Economic Oceans and an Alternative Trade Route - Venture Desktop

Sep 30, 2021 9:26 AM
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Economic Oceans

Last week I wrote about Economic Oceans, an in progress framework for analyzing the building blocks and catalysts of emergent demand by studying the ways that some of the largest pools of attention and value in the broader economy intersect and interact.

Those Economic Oceans — Work, Well-Being, Cities, Media, Commerce, and Industry — form the basis for a lot of the research I do for Venture Desktop and are, generally speaking, core areas of investment focus for us at TechNexus.

My interest in these six Economic Oceans specifically is two-fold:

  1. We can observe that many of the most impactful companies built over the last decade — Square, Uber, Peloton, Zoom — have been built with an innate understanding of the underlying behaviors and catalysts (technological, economic, cultural) of multiple Economic Oceans.
  2. The combination of economic, technological, scientific, cultural, and organizational advancement that takes place within and across these categories will be foundational in helping the global community rebound from Covid-19 and in creating growth and improved living standards in the decades to come.

As I’ve ramped up my research in these areas, I’ve also been looking for a better way to share the things I’m reading and thinking about as it relates to these Economic Oceans. I was recently inspired by Julian Lehr’s essay on Newsletters and Alternative Trade Routes to test out Telegram and have loved the experiment so far.

Tucked between personal messages from friends, Telegram blogs are read in an even more intimate setting than email. In contrast to newsletters, readers can see the entire history at once (less ephemeral) and engage with the author and/or other readers via built-in community features.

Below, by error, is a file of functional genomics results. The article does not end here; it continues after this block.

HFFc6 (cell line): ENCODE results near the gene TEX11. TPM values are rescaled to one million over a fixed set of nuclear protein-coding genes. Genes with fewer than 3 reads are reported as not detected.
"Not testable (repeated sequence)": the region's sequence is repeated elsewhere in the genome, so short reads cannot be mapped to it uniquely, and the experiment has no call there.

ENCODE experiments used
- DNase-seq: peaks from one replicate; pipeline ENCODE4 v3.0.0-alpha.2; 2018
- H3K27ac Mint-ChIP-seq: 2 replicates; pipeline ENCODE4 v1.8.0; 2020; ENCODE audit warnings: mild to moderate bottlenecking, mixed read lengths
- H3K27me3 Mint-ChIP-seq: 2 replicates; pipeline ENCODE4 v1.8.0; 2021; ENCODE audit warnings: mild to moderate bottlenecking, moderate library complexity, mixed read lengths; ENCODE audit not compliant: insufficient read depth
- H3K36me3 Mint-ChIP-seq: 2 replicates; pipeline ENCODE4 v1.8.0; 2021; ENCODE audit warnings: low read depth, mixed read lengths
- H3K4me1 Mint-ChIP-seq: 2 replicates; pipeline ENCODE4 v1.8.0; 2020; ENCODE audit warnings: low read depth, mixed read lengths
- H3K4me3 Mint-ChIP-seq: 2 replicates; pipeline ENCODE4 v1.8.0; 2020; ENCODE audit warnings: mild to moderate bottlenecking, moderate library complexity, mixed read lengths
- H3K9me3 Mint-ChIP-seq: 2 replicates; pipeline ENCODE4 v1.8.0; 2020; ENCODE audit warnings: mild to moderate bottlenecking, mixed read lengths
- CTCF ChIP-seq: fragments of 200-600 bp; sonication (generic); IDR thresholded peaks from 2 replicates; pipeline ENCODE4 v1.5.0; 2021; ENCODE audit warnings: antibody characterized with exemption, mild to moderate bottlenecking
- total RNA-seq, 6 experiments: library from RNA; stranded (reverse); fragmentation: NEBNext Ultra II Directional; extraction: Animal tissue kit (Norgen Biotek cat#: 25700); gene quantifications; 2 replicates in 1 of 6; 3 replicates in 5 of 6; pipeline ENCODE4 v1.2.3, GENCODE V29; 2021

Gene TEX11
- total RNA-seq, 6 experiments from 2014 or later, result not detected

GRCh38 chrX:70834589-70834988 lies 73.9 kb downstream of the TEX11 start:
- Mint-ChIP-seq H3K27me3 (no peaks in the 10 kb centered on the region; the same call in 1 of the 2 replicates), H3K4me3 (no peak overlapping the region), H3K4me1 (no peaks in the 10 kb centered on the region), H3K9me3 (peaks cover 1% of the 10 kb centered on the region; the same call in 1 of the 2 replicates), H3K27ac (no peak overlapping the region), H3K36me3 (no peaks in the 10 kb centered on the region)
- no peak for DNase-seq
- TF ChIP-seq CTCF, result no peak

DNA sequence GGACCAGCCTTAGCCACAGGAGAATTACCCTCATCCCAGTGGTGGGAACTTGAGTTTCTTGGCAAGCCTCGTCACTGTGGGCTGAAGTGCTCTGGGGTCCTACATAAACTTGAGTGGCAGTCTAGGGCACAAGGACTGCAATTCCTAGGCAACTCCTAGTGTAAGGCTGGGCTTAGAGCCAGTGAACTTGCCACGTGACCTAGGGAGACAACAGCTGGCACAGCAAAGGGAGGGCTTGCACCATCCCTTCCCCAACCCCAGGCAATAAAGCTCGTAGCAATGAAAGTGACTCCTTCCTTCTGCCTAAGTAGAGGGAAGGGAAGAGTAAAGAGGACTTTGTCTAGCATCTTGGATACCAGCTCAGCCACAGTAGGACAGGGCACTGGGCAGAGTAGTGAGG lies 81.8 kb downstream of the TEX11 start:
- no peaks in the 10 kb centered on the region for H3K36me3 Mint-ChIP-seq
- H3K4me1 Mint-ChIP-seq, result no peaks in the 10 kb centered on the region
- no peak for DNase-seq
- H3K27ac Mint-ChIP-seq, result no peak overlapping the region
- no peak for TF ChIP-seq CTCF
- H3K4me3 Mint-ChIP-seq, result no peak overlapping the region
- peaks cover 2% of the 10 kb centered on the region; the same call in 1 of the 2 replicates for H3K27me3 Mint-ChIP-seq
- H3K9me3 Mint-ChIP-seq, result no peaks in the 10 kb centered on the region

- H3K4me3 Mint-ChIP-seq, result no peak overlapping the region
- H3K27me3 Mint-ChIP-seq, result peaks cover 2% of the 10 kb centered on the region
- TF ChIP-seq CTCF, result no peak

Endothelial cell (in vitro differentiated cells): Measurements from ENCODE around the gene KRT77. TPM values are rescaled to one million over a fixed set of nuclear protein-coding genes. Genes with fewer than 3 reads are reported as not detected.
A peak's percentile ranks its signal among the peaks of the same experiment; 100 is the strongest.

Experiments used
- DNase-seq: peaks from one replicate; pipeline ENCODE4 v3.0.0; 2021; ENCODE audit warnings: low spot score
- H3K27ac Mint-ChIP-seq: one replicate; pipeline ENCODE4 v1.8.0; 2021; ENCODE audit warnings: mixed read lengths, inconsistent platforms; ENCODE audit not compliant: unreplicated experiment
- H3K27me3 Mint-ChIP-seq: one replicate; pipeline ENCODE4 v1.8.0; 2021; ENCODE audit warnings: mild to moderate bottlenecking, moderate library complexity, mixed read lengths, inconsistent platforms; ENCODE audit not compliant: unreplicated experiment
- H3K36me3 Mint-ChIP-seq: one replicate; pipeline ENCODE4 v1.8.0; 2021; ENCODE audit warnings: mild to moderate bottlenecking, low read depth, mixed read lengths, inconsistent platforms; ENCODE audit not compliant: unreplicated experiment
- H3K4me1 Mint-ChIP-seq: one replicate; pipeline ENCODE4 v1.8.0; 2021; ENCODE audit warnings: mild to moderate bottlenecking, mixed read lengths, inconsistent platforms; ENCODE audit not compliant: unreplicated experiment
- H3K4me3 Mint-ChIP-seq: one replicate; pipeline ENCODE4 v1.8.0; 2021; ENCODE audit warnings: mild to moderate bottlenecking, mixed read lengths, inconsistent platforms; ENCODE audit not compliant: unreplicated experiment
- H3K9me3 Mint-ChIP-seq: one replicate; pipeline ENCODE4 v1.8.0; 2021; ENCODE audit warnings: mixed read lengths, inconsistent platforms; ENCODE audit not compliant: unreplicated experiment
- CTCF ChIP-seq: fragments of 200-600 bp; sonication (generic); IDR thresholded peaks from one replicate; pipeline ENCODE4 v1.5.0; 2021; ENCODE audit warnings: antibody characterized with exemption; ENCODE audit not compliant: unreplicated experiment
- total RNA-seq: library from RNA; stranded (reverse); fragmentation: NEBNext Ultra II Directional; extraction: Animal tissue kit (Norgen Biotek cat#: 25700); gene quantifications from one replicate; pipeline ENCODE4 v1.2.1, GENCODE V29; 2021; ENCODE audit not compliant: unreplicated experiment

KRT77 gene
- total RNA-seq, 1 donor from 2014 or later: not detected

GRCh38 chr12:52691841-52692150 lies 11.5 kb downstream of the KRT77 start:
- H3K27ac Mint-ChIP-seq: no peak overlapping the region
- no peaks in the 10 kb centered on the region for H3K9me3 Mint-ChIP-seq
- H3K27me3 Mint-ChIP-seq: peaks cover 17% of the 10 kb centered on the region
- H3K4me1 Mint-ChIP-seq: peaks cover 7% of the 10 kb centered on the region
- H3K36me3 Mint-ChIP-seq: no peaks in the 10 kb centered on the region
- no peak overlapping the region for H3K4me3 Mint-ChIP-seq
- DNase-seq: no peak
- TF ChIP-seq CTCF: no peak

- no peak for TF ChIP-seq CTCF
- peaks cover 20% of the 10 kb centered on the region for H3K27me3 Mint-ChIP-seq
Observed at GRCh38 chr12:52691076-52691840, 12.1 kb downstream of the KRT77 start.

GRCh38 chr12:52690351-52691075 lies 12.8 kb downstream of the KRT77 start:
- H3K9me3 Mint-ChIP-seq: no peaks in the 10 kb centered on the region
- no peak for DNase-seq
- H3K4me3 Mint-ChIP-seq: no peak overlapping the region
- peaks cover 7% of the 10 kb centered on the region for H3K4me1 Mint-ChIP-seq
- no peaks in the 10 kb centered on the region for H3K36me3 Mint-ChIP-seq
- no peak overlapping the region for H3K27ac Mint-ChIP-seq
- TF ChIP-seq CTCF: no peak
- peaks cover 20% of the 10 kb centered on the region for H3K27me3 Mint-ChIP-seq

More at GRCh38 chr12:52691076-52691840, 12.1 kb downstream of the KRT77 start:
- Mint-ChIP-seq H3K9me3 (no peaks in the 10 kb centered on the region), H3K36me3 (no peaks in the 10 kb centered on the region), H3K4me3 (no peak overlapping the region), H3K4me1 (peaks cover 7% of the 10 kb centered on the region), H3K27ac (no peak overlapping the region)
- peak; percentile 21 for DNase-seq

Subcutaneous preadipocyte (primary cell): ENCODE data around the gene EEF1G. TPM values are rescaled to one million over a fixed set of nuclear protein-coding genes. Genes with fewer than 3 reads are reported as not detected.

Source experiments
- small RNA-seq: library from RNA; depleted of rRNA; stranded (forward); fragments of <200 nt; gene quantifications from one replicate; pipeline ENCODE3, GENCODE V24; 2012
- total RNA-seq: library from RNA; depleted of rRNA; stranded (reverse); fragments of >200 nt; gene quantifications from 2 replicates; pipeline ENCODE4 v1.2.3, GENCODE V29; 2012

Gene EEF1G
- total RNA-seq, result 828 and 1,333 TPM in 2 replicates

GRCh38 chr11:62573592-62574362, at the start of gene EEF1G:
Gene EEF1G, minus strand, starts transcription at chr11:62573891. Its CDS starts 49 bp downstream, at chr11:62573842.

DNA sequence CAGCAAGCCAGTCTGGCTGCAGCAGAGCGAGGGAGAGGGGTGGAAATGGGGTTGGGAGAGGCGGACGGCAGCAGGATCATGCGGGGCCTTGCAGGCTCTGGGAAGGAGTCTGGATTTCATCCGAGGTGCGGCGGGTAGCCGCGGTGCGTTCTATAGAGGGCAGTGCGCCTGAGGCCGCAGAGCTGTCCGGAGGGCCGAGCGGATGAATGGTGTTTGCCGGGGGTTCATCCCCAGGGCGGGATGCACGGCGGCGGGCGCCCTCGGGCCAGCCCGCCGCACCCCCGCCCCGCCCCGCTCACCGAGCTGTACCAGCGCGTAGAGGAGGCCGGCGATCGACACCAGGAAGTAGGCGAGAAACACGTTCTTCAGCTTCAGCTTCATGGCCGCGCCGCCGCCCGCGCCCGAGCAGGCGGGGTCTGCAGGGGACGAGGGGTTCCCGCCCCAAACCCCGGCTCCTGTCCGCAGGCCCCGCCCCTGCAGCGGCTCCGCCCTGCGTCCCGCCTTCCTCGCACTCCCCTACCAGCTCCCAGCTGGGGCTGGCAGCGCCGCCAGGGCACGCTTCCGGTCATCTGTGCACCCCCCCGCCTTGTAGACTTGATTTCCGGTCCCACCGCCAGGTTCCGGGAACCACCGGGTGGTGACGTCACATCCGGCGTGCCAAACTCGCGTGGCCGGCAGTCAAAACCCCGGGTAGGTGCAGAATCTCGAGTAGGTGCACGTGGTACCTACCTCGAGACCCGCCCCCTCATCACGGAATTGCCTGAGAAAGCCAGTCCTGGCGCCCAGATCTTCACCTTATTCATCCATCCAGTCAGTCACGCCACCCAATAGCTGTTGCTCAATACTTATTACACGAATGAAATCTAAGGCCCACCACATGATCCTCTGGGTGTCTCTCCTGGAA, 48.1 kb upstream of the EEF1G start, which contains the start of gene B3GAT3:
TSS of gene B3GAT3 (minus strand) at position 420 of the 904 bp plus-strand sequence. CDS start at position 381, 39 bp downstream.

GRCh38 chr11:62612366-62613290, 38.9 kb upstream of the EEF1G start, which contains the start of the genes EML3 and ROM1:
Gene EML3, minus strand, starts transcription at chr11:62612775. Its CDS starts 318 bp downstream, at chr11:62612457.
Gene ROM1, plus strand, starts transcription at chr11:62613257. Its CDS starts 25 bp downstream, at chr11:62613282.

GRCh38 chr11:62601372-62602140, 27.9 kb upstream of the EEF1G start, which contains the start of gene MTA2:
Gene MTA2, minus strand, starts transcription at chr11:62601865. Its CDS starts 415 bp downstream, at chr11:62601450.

As I noted at the top, you can join the Telegram channel here.

Diving Deeper

  • 💼 Work — The high price we pay for working remotely
  • 🌇 Cities — Paris mobility data
  • 🧘‍♀️ Well-Being — Childhood obesity and elder lonliness
  • 📱 Media — The economics of esports
  • 💳 Commerce — Square’s role in the recovery
  • 🏭 Industry — Accelerating automation in manufacturing

The set of quick analyses below is longer than I expect it to be most weeks as this is at least a few week’s worth of content. And I’m certainly sensitive to the fact that you probably don’t need another link round-up email in your inbox every week so I would love to hear what you think about the format below and whether it is valuable.

Over the course of the last week, I shared 32 different links and had 65 new people join the Venture Desktop Telegram channel. The analysis below mainly comes from ideas and links shared in Telegram, with some additional context added.

💼 Work